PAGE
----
Track: Clinical Pharmacology - Biomolecular - Modeling and Simulation - Physiologically Based Pharmacokinetics (PBPK) Model
Category: Poster Abstract
Application of Minimal Physiologically Based Pharmacokinetic Model for Insulin: A Population Analysis
Purpose: Physiologically based pharmacokinetic (PBPK) models are mathematical models, which are parameterized by considering the physiology of the individual. To circumvent the overall model complexity of whole-body PBPK models, the lumping of tissue compartments has been proposed in literatures [1,2]. The resulting PBPK model which inherits physiological attributes of whole-body PBPK models has been defined as the minimal-PBPK model . After the development of the model, subsequent pharmacokinetic (PK) data analysis can be performed by two approaches. Firstly, data from an individual can be analyzed individually. Secondly, data from multiple individuals can be analyzed simultaneously (also known as population PK). The major advantage of population PK is that it considers covariates information (e.g., weight, age, etc.) of the individual for the PK data analysis. However, the major challenge with population PK is the nature of the model used during such analysis, which cannot accommodate all prior information on physiology of the individual . The purpose of this study is to develop a minimal-PBPK model for insulin by considering both the blood flow (perfusion) and permeability of the cell membrane as a structural model for population analysis. Together with this, a residual error model which represents the statistical part of the model were evaluated. Methods: The minimal-PBPK model development makes use of published PK data of insulin . The data comprise of insulin plasma concentration measurements after an intravenous administration to Yucatan minipigs (n = 12). The objective of this study is to first visualize the data set, which promotes the generation of modeling hypotheses. These hypotheses are then implemented in the model, followed by population analysis using Monolix Suite (Lixoft, France). Data visualization was performed using Datxplore (part of Monolix Suite) as a spaghetti plot and stratified based on weight (Figure 1).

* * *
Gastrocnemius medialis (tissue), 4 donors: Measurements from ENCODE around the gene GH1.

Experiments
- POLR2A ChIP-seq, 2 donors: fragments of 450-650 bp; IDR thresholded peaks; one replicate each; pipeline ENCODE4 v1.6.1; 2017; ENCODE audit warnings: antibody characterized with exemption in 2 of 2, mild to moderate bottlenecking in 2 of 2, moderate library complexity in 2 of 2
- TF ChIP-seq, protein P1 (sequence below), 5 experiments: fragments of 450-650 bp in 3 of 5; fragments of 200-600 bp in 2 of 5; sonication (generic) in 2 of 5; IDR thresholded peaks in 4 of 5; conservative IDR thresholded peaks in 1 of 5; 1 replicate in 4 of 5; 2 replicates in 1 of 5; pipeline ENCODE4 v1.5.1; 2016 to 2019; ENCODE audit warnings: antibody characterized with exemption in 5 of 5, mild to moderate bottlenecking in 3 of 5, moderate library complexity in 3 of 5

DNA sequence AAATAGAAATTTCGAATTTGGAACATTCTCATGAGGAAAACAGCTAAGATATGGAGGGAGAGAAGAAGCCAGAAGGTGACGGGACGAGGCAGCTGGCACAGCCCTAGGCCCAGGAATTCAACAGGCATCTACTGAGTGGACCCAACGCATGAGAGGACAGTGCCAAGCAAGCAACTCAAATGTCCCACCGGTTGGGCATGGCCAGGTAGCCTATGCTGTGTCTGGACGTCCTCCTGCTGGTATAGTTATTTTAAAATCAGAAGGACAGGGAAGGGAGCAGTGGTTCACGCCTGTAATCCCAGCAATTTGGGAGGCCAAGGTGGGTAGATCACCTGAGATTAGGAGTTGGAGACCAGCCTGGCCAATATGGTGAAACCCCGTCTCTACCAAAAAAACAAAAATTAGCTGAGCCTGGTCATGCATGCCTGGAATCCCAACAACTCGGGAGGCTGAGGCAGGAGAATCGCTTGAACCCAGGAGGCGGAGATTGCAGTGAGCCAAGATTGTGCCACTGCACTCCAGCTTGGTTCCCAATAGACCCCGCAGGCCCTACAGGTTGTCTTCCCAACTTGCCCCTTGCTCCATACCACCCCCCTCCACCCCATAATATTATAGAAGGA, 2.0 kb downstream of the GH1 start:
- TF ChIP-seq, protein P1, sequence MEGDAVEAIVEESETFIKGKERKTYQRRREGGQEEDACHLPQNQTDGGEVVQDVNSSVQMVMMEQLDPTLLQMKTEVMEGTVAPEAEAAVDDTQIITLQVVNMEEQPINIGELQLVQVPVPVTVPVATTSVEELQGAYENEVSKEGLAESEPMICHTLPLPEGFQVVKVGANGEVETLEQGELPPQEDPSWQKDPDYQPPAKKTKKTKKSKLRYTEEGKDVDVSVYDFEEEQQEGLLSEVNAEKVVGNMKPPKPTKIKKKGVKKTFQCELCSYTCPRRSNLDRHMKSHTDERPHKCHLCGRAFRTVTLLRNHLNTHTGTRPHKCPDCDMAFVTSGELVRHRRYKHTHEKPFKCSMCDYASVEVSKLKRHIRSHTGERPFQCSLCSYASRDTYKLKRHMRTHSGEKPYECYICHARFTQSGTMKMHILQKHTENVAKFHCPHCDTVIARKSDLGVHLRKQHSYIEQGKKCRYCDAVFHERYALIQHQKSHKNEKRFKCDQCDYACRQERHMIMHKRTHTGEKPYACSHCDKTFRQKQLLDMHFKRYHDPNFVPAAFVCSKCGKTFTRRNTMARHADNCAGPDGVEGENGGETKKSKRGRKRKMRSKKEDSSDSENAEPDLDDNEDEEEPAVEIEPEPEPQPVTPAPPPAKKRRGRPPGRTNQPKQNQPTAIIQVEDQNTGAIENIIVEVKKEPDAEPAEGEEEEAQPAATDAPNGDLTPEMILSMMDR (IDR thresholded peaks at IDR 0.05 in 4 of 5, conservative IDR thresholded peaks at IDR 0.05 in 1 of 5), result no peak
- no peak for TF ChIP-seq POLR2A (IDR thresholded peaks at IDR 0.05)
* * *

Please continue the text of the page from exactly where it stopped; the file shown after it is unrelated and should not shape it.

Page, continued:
Thereafter, the modeling hypotheses was generated as i) a model with multiple compartments is probably necessary to describe the data and ii) weight might influence the PK of insulin. Therefore, a minimal-PBPK model with two tissue compartments (liver and muscle) has been proposed (Figure 2). The tissues in the model are connected via the systemic circulation (represented by heart) separated into the splanchnic circulation and the peripheral circulation as two parallel subsystems. The splanchnic circulation is formed by the liver and the peripheral circulation comprises microcirculation of the muscle represented as peripheral plasma flow. Since tissues receive a fraction of total cardiac output, parameter fractional distribution (based on the Fick’s Law for tissue distribution) is chosen to describe the fraction of blood flow (Qco) perfusing liver (fd1.Qco), and muscle (fd2.Qco). Additionally, based on a well-mixed organ model, the intrinsic clearance (CLint) accounts for the hepatic extraction of insulin. This model structure was described by a set of differential equations and was used for population analysis by the SAEM algorithm built in the software (Monolix Suite). Following model assumptions were made during the data analysis using the minimal-PBPK model.
After intravenous administration, insulin rapidly equilibrates in the arteries which perfuses the tissue.
The basal level of the endogenous insulin remains constant and is insignificant.
Insulin rapidly equilibrates in the microcirculation of muscle and distributes in the interstitial fluid via transmembrane diffusion.
Insulin action on muscle is dependent on its availability in the interstitial fluid which bathes the tissue.
CL follows first-order kinetics.
Results: The model applicability was evaluated by fitting of individual data and the outcomes were shown in Figure 3. Conclusion: Adequate fitting of individual data indicates that the developed model can be used as a structural model for population analysis.
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